NCAA tourney viewer’s guide, Barkley’s odd CBS relationship, more –

The Noise Report

Charles Barkley examines some of the more notable sports media stories of the past week

1. Though he would not name specific colleagues, Barkley said Turner’s NBA announcers were given the cold shoulder from CBS’s on-air college basketball staffers at the beginning of the CBS/Turner partnership. “Some of these guys are jerk—s,” he said, refusing to name names when pressed. “They didn’t treat us very well because they thought we were trying to take their jobs. You could just tell there was a little tension in the beginning. ‘Dude, I’m not trying to take your job. I’m not even sure we want to do this.’ But Dan Bonner was great to me and called me and said here’s my number and anytime you want to talk about players or teams. He was a great resource. Some of these guys were a little distant. I should not call them jerk—s. But they were a little distant. They looked at it like a competition. I mean, dude, we’re not trying to take your job. Relax. They have gotten a lot better, because I think they realize, number one, they didn’t lose their job. We are in this together. And we are going to do this during March Madness. I think the tension has eased and we’ve done a lot better, but the first time we got together they weren’t very friendly.”

1a. If Barkley were NBA commissioner, he would make one immediate change: No player can enter the NBA draft until the completion of his sophomore year of college. Here’s some other Chuckster thoughts on the Knicks and Phil Jackson.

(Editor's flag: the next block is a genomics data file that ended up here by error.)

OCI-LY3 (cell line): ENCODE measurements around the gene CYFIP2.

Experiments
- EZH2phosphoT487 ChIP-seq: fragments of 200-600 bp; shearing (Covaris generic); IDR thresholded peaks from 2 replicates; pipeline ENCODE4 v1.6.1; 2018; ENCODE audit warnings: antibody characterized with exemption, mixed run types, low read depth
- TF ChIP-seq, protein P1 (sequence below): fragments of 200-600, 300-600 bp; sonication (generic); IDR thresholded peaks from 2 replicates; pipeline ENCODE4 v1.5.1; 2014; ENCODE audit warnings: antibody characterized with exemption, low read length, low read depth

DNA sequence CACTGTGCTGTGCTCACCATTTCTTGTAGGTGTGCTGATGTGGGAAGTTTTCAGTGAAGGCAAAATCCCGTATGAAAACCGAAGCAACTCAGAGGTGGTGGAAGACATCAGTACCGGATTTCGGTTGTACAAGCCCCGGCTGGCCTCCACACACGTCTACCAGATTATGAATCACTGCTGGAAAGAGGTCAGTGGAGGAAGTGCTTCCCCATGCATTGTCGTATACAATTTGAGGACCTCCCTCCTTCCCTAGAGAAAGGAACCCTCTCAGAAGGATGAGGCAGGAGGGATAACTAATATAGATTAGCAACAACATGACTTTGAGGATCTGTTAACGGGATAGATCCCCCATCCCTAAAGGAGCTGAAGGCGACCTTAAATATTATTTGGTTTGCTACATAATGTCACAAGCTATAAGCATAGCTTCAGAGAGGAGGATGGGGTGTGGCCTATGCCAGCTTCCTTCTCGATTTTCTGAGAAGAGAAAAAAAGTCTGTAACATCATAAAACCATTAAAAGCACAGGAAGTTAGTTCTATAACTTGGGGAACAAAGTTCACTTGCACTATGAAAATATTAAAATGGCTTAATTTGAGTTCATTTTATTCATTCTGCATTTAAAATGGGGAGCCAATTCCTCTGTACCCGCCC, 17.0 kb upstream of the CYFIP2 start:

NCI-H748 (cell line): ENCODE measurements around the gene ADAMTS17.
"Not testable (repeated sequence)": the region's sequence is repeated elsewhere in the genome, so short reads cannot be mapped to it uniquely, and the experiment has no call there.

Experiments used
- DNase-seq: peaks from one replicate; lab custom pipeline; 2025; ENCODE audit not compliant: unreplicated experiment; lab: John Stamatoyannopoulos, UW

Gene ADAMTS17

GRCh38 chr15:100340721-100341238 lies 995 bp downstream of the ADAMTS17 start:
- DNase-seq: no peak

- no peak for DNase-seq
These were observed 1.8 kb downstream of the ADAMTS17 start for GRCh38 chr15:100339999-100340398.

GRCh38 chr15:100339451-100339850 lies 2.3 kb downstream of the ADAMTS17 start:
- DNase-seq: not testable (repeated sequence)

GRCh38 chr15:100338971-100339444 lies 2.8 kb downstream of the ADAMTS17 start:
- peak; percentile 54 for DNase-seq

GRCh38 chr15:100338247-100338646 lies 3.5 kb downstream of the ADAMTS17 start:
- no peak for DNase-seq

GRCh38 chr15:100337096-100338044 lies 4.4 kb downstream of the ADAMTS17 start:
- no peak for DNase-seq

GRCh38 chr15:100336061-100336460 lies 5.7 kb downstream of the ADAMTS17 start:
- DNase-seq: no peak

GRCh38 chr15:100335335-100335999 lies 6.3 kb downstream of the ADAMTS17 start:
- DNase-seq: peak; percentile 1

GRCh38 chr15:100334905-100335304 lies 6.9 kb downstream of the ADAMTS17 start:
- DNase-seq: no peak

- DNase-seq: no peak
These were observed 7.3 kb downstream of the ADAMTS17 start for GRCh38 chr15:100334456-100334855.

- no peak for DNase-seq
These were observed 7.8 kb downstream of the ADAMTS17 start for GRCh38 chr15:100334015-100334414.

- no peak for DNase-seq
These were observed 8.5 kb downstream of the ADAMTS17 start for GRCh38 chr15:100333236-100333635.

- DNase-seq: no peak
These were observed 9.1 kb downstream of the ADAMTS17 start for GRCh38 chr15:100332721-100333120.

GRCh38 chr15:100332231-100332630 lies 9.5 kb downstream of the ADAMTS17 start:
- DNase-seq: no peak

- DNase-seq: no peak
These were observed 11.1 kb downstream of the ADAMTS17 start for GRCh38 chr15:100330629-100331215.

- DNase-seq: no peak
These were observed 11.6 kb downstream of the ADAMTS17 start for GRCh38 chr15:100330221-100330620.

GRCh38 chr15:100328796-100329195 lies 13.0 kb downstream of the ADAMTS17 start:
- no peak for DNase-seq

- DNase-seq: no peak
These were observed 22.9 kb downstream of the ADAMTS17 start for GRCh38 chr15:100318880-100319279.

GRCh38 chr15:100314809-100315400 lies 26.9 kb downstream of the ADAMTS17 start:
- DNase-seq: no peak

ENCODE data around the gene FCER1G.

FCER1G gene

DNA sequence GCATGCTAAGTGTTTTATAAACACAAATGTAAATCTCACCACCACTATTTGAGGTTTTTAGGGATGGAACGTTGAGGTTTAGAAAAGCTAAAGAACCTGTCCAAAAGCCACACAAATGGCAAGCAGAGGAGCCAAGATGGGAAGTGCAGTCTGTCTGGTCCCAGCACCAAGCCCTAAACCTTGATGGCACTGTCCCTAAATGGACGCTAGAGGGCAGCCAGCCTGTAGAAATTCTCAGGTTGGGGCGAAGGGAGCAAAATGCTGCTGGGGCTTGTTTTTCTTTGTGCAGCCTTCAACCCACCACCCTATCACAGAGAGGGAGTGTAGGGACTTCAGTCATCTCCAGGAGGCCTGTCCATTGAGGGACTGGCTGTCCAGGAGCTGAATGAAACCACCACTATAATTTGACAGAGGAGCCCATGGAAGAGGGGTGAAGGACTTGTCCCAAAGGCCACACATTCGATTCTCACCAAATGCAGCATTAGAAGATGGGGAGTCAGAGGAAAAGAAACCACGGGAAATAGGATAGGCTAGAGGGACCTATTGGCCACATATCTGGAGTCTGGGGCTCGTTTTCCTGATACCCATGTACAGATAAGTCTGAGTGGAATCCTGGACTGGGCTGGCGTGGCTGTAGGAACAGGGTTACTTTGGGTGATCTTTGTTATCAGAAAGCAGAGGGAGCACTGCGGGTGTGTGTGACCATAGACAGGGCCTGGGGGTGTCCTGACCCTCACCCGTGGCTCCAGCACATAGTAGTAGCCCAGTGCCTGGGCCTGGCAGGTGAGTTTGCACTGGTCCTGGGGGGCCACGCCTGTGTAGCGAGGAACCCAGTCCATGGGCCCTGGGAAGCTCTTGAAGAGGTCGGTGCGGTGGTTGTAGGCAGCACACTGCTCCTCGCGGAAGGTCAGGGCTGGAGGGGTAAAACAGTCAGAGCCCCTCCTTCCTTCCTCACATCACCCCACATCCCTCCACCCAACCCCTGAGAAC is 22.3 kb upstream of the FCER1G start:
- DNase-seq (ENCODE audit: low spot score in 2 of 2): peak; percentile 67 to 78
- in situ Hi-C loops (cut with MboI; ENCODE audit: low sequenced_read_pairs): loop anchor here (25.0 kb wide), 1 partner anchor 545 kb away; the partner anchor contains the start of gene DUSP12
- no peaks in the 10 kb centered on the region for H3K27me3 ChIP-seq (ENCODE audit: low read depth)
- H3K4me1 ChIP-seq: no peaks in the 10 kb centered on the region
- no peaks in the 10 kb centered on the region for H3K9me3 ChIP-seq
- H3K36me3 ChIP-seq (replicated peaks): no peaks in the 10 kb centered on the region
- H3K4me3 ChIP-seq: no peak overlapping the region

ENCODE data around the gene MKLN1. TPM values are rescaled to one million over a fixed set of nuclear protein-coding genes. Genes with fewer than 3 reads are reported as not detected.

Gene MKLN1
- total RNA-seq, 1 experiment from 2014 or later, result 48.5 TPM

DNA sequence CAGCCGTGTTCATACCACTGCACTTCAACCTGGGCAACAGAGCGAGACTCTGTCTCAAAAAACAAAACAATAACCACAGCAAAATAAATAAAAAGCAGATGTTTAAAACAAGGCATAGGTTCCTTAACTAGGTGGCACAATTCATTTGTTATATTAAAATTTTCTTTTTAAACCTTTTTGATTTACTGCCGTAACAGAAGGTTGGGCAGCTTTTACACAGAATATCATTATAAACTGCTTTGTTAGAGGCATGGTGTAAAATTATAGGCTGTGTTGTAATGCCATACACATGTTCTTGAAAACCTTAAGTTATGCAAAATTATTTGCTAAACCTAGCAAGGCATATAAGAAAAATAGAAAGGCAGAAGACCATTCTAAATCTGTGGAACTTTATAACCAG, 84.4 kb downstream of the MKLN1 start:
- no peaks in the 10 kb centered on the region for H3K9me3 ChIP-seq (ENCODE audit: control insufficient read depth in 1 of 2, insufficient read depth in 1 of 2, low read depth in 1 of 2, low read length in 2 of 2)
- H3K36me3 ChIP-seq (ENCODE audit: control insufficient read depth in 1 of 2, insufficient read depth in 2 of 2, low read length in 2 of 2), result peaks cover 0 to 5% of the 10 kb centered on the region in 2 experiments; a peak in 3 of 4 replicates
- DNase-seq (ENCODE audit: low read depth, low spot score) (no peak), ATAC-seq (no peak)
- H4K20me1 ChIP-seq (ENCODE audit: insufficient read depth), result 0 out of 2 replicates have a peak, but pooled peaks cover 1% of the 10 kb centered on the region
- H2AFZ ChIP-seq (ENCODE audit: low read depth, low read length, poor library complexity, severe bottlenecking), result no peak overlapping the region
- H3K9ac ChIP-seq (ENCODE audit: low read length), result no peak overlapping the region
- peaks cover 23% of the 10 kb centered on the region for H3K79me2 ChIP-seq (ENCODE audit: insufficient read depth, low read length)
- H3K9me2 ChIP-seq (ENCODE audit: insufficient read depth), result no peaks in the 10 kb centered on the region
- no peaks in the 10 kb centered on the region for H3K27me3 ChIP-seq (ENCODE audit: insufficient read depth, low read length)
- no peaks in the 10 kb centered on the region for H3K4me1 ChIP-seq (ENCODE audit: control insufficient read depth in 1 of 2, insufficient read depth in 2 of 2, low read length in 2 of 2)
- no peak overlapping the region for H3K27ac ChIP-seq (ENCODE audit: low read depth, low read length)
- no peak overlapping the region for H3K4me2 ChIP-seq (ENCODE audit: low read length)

1b. ESPN recorded its most-viewed college basketball regular season this year, averaging 1,454,000 viewers. For the season, ESPN, ESPN2 and ESPNU combined to televise 586 games exclusively and averaged 501,000 viewers across those platforms.

1c. The most-viewed ESPN college basketball game this season came on Feb. 1 when Syracuse defeated Duke 91-89 in overtime. The game averaged 4,745,000 viewers, the network’s third most-viewed regular-season men’s college basketball game on record (since 1991-92 season). ESPN’s most-watched game was March 8, 2008, when North Carolina at Duke drew 5,612,000 viewers.

1d. For the 12th consecutive year, Louisville was the highest-rated local market for ESPN’s regular-season telecasts. Greensboro, N.C., Kansas City and Raleigh-Durham finished tied for second. The remaining top 10: Memphis, Columbus, Cincinnati, Knoxville, Dayton, and Indianapolis.

1e. If you want an example of how tough it is to defeat ESPN for fledgling networks: Fox Sports 1 televised 145 college basketball games this season, averaging 75,000 viewers. ESPN aired 117 games, and averaged 1.1 million viewers.

1f. CBS Sports producer Charlie Bloom consistently does exceptional work. Here’s his piece on the charity work of Marquette basketball coach Buzz Williams.

1g. Nantz missed the Big Ten tournament to be with his wife, Courtney, who gave birth to a baby girl.

2. Trading emails with … Adam Schefter, after one of the best weeks of his career: What kind of hours did you put in last week?

Schefter: On free agency or this questionnaire? I actually sat down to do this at 2:30 p.m. ET Saturday afternoon and just as I started, Ben Tate landed a two-year, $7 million deal in Cleveland. And then, when I got back to the questionnaire, Julian Edelman re-upped with New England. Back to the questionnaire, and former Saints safety Roman Harper landed a two-year deal in the NFC South with the Carolina Panthers. And then, an hour later, I was back to doing this questionnaire. That’s a long way of saying that it never stopped all week. Every night last week that I went back to the Bristol hotel, I thought and hoped maybe this will be the night I get some rest. One night was Jonathan Martin, Aqib Talib, Austin Howard and DeMarcus Ware traveling to Denver. The next night it was Darrelle Revis reaching agreement with New England, Rodger Saffold flunking his physical in Oakland and heading back to St. Louis while Eric Decker was re-signing with the Jets. Basically, when it comes to the NFL, but especially in weeks of firings and hirings, free agency and the draft, there is no punching out on the clock. How competitive are you with other NFL news outlets on such a week?